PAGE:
Madera Tribune file photo
Lucille “Sugar Babe” Murphy and her husband, Elce Lee Murphy. Lucille celebrated her 100th birthday with family and friends on Dec. 28.
Some 250 friends and relatives of Lucille “Sugar Babe” Murphy of Madera gathered at Hatfield Hall on the Madera District Fairgrounds Dec. 28 to celebrate Mrs. Murphy’s 100th birthday with a party the likes of which are seldom seen in Madera.
The guests came from throughout the United States.
The evening was stylish and joyous, with ladies elegantly dressed and gentlemen attired in their best suits.
Food was superb and the music was bluesy, hip, classic, and punctuated with touches of jazz. People glided onto the dance floor to dance with style, often forming into large line dances.
Lucile was born in Quinlin, Texas, on Dec. 27, 1919. She later moved with her family to Long Wolf, Oklahoma, although she is unsure of the date. She said that every day she would walk with her two brothers, James Williams and Bobby Lee Williams, a distance of four miles round trip to go from home to school and then return.
She was baptized by her uncle, Jim Henry Eddings, in a canal. Mr. Eddings was her pastor as well as an uncle. She started school in Long Wolf, but moved later with her family to Yuma, Arizona, at the age of 13.
She said that in school, her favorite class was history. She loved basketball.
From Yuma, her family moved to Oakland when she was 21. The family lived there for at least 10 years. In December of 1949, she moved with her family to Madera.
Sugar Babe remembers her family was involved in farming.
Her mother was involved in domestic work.
Sugar Babe said she was acutely aware of the Civil Rights Movement after it began, but she did not participate in it actively.
Did it bring about a change with regards to the social evil of racism? Yes, it did, she said. There are more opportunities for African- Americans now than before, she said. Children are now going to school.
She said she has been an active member of the South East Garden Club for at least 45 years. That club is an organization whose primary goal is to raise money for scholarships for high school students wishing to go to college.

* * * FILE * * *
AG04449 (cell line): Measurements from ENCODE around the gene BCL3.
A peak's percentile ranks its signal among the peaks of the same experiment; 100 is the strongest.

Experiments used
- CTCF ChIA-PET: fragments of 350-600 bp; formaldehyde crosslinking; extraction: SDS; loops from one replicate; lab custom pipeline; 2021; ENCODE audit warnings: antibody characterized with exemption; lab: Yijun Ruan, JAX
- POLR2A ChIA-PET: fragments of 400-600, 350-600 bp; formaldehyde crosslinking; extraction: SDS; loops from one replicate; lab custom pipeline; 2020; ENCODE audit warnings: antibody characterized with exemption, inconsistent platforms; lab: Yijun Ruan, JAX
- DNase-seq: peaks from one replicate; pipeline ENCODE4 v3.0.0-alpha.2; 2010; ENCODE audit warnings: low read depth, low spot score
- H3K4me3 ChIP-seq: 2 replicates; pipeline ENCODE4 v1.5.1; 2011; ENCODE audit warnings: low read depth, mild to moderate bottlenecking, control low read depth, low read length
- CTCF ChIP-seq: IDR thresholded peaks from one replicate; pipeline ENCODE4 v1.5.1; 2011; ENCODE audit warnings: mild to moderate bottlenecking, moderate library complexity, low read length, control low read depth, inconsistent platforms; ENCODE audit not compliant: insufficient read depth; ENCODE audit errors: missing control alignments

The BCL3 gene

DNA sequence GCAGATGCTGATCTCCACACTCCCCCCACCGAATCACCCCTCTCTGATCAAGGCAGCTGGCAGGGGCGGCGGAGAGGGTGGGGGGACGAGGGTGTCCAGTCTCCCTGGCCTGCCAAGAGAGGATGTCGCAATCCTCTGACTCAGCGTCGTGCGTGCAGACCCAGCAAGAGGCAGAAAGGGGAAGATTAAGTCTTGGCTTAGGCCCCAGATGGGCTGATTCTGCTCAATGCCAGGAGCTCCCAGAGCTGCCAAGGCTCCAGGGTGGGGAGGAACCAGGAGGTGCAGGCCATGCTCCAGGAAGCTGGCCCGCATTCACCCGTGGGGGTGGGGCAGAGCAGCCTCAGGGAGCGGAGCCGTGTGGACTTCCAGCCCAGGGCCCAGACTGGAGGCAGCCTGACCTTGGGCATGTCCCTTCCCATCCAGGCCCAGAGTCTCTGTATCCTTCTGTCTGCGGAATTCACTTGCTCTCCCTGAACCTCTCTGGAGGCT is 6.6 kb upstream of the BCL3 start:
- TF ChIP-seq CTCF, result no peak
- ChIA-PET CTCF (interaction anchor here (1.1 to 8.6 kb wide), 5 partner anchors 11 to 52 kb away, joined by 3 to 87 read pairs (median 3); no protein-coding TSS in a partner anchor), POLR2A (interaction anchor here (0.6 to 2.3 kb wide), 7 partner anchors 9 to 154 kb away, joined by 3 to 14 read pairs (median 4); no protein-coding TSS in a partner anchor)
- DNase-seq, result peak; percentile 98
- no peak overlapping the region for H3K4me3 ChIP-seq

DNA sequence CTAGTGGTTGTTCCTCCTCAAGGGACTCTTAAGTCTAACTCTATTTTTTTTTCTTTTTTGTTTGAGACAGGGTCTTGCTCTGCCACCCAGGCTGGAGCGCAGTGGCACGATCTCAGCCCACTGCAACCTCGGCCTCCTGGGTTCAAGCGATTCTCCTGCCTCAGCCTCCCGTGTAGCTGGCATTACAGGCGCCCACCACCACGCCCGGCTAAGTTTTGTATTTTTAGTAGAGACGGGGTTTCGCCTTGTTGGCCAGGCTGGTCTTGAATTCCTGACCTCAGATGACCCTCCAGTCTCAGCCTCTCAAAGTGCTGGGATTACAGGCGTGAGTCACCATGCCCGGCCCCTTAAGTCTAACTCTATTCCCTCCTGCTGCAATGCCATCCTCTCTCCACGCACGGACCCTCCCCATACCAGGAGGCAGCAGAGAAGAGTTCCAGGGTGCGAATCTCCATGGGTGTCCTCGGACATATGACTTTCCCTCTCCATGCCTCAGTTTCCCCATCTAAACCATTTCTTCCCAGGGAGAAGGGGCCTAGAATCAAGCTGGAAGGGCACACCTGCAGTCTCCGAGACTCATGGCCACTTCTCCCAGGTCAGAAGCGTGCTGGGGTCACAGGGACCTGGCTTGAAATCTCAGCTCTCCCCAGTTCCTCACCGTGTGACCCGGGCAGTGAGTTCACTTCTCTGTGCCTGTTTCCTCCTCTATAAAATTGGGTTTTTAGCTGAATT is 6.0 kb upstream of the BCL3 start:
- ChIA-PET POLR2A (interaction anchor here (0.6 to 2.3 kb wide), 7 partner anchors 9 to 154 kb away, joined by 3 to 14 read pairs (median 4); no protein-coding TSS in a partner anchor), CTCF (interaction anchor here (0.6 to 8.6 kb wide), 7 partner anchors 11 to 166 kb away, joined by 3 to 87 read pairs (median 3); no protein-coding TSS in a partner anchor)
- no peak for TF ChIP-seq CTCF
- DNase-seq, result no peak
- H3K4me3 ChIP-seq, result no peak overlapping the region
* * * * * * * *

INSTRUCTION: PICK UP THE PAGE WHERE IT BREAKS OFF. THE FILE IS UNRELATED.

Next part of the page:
She said South East Garden Club scholarships are for students who are in financial need, are not based on other than the minimum grade point average of C, and are available for any child of any ethnic background.
Additionally, she is a member of the Eastern Star and the Over Sixty Breakfast Club.
She also is a member of the Second Missionary Baptist Church, the pastor of which is the Rev. Xavier Anderson.
When asked what she wanted to be remembered for, she responded, “for kindness and love.”
Her council for young people is to go to school, take good advice, and love children. She said she tries to get along with everyone. Most people who know her say they love her.
What is the secret to her longevity?
She said she eats a lot of fruits and vegetables and plenty of meat, fish, beef, and pork. She says, “I don’t have a secret, but it is God taking care of me.”
Her interests and hobbies are varied. She likes fishing anywhere and everywhere. She will go to little lakes and canals to wet a line. She likes a wide variety of fish. Some of these are catfish, carp, perch, bluegills, and crappies.
Her interest in sports is broad. She said she likes football and baseball. She loves the Raiders and the Dallas Cowboys, not to say the Warriors.
On a personal level, she likes to dance and loves to dress up. Any time is a good time to dress up, she said.
Of course, dressing up for church is mandatory. Or, for one’s 100th birthday.